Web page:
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Plaid Cymru pledges Welsh independence referendum by 2026
11 December 2020, 05:41
Wales will be offered an independence referendum within five years if Plaid Cymru commands a majority at next May's Welsh Parliament elections, the party's leader Adam Price said.
Mr Price said support for an independent Wales was now at its "highest" in history while devolution was under attack from Boris Johnson's Westminster Government.
The party leader also said the need to hold a referendum had been "accelerated" due to his belief that Scotland will become an independent nation by 2025 and that Brexit had made a united Ireland possible.
He will formally announce his proposal during a speech in Cardiff on Friday morning.
Mr Price will say that if he is able to command a majority of MSs in the Senedd after next May, the country will be offered one binary choice referendum on Welsh independence by 2026, within the first term of a Plaid government.
Ahead of the speech, Mr Price said: "Devolution itself - that most basic democratic principle that decisions affecting Wales should be made in Wales - is under attack from Boris Johnson's Conservatives.
"Meanwhile, the demand for another independence referendum in Scotland is becoming unstoppable and by 2025 Scotland could well be an independent country. And Brexit has also given further impetus to the calls for a united Ireland.
"Wales is in real danger of being left behind as part of a rump United Kingdom, in a new England-and-Wales formation - which would be the ultimate worst of all worlds.
"It is for these reasons that I therefore pledge today that subject to party approval, a Plaid Cymru government, able to command a majority in the Senedd, will offer a referendum on independence for Wales in its first term."
In June, a poll revealed 25 per cent of voters in Wales supported independence if there was a referendum the next day, the highest ever level of support recorded.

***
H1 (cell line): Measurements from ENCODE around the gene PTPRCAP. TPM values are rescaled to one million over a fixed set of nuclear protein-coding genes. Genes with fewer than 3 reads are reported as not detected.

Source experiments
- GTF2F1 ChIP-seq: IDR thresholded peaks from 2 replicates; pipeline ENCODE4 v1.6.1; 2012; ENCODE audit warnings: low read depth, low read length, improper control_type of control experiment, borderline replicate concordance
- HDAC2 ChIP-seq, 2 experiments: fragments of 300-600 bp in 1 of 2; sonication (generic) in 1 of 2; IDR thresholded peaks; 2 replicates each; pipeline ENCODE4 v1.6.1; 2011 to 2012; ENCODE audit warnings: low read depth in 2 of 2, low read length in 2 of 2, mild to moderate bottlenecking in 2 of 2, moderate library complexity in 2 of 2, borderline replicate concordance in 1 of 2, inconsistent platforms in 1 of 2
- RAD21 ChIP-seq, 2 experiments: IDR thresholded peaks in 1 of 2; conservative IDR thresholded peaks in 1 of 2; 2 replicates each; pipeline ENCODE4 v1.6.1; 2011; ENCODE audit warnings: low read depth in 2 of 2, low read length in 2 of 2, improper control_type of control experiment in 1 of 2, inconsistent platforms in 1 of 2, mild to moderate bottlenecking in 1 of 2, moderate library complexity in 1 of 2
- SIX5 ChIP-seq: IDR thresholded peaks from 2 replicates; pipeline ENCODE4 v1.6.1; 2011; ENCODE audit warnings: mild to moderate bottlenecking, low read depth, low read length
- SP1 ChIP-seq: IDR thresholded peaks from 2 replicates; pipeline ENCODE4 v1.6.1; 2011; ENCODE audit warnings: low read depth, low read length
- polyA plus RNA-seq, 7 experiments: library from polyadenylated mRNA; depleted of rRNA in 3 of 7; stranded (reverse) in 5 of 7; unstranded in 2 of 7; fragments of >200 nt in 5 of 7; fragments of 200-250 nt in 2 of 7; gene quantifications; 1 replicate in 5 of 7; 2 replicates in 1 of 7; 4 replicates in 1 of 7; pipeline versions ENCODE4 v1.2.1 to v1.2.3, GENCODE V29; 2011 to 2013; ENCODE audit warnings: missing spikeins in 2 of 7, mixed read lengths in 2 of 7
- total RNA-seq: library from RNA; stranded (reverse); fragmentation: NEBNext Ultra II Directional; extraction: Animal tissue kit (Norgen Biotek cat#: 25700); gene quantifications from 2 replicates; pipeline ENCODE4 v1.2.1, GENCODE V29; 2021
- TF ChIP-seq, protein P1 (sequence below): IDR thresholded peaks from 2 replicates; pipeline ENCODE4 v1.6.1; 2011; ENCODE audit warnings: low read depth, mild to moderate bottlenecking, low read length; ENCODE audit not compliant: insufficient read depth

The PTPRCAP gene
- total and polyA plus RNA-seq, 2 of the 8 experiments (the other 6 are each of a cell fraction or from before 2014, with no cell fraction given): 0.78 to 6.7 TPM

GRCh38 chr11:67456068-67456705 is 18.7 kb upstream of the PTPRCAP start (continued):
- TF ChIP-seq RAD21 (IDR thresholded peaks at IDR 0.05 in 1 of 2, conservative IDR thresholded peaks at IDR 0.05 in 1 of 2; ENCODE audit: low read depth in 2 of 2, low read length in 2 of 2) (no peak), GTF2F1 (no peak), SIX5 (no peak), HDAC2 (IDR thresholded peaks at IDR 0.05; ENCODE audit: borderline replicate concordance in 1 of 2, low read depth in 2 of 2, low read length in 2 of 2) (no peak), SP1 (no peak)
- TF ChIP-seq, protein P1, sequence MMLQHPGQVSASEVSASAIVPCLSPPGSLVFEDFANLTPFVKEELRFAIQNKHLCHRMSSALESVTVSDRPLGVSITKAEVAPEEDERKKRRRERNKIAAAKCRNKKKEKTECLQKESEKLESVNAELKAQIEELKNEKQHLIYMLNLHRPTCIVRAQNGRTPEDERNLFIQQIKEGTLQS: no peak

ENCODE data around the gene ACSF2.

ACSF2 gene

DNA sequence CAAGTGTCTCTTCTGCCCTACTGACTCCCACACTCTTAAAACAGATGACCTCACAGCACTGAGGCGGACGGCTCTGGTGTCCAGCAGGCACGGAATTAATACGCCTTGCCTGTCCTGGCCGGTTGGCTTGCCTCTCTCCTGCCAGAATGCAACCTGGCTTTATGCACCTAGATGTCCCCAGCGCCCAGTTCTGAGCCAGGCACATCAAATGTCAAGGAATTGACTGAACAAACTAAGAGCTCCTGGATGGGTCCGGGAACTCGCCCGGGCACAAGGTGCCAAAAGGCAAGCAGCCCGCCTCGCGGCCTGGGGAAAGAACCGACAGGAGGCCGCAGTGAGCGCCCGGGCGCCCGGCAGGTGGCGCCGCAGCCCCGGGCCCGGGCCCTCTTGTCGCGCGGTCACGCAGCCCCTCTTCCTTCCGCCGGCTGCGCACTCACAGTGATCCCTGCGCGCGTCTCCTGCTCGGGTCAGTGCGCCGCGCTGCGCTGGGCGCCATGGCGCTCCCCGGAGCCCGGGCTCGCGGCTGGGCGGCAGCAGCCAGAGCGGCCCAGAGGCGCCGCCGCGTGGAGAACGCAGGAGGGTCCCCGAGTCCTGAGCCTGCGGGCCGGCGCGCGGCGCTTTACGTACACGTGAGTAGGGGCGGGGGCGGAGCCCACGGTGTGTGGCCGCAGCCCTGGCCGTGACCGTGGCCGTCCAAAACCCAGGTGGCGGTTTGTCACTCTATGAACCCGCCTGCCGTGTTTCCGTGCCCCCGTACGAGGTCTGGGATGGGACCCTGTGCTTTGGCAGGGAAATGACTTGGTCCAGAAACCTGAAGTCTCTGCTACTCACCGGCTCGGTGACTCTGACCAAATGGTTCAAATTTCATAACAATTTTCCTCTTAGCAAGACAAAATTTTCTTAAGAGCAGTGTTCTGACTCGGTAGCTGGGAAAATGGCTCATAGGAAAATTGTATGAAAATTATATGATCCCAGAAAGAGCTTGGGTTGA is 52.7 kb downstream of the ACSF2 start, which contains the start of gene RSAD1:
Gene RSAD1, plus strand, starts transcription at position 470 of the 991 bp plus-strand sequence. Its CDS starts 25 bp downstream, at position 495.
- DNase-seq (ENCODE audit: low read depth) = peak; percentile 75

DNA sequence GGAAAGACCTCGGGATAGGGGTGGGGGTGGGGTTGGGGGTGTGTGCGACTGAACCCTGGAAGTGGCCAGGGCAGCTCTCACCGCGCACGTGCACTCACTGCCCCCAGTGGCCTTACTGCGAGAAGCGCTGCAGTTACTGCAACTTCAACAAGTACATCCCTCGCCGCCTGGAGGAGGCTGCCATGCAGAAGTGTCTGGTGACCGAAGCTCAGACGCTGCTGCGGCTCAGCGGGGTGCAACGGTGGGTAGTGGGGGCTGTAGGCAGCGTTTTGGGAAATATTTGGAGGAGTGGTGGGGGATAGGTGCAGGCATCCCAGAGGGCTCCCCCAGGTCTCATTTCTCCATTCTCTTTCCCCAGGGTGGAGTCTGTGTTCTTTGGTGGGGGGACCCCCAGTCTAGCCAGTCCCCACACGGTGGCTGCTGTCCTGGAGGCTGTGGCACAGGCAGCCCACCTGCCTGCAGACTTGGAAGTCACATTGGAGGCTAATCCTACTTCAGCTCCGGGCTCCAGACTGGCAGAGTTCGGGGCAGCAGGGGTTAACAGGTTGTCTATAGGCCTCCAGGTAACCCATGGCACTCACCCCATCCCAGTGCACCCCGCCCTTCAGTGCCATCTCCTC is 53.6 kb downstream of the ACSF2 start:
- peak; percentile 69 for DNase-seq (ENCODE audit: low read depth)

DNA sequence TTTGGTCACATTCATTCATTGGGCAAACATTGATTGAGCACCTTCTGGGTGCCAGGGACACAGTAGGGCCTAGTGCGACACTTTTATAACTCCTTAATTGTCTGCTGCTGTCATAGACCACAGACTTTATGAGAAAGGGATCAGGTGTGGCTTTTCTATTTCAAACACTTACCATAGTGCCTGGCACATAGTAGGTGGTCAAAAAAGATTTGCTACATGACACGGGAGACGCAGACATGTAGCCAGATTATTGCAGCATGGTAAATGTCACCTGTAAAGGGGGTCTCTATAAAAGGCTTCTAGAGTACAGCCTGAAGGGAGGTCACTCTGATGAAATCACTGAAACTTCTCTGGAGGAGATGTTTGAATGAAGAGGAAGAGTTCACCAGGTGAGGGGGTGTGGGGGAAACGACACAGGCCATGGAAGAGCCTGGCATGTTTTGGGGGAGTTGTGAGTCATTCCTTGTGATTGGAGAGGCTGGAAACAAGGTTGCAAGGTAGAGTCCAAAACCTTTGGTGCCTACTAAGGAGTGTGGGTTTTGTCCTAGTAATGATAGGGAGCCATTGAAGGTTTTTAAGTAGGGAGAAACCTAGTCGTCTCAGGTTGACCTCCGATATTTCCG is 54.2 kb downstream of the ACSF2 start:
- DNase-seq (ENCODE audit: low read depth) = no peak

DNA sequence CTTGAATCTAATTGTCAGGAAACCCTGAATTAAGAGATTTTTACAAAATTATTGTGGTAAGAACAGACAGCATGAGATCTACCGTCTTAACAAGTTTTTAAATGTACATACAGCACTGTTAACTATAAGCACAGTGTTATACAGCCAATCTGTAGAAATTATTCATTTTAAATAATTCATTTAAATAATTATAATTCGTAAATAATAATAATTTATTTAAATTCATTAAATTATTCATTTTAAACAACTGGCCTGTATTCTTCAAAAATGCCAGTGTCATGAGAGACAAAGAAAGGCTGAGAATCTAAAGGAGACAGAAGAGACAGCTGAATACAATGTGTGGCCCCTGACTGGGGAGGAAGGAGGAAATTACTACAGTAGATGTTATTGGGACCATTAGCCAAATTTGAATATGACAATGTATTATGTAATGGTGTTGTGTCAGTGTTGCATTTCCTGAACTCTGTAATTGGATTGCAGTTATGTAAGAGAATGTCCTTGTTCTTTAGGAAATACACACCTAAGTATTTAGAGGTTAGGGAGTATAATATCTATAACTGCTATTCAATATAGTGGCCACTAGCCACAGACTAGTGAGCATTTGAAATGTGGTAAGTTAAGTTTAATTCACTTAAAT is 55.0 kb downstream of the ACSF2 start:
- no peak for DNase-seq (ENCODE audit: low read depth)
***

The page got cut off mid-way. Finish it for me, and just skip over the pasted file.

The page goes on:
But the same poll also found 25 per cent of people asked would choose to abolish the Welsh Parliament if they were given a referendum on doing so.
It comes amid the news that the Welsh Government is planning a second firebreak lockdown from 28 December due to rising cases, a source has told LBC.
There is also a suggestion that Wales will move to a 4-tier system that will be reviewed every three weeks.
A final decision has not yet been made but the Welsh Cabinet has met to discuss the move, the industry source said.The plan is "due to immense pressure on the NHS and infection rates rising in all Welsh local authority (LA) areas", LBC was told.
It will initially be a nationwide approach, however ministers are considering LA-specific tiers in the medium-term.
It comes after all Welsh secondary schools and colleges were told they will move to online learning from Monday 14 December as part of a "national effort to reduce transmission of coronavirus".
Welsh Education Minister Kirsty Williams confirmed the move today, describing as part of a "national effort to reduce transmission of coronavirus".
It is understood that primary schools will remain open for in-person learning.
While half of all schools in Wales have had zero coronavirus cases since September, the Welsh government said education settings "can contribute to wider social mixing outside the school and college environment".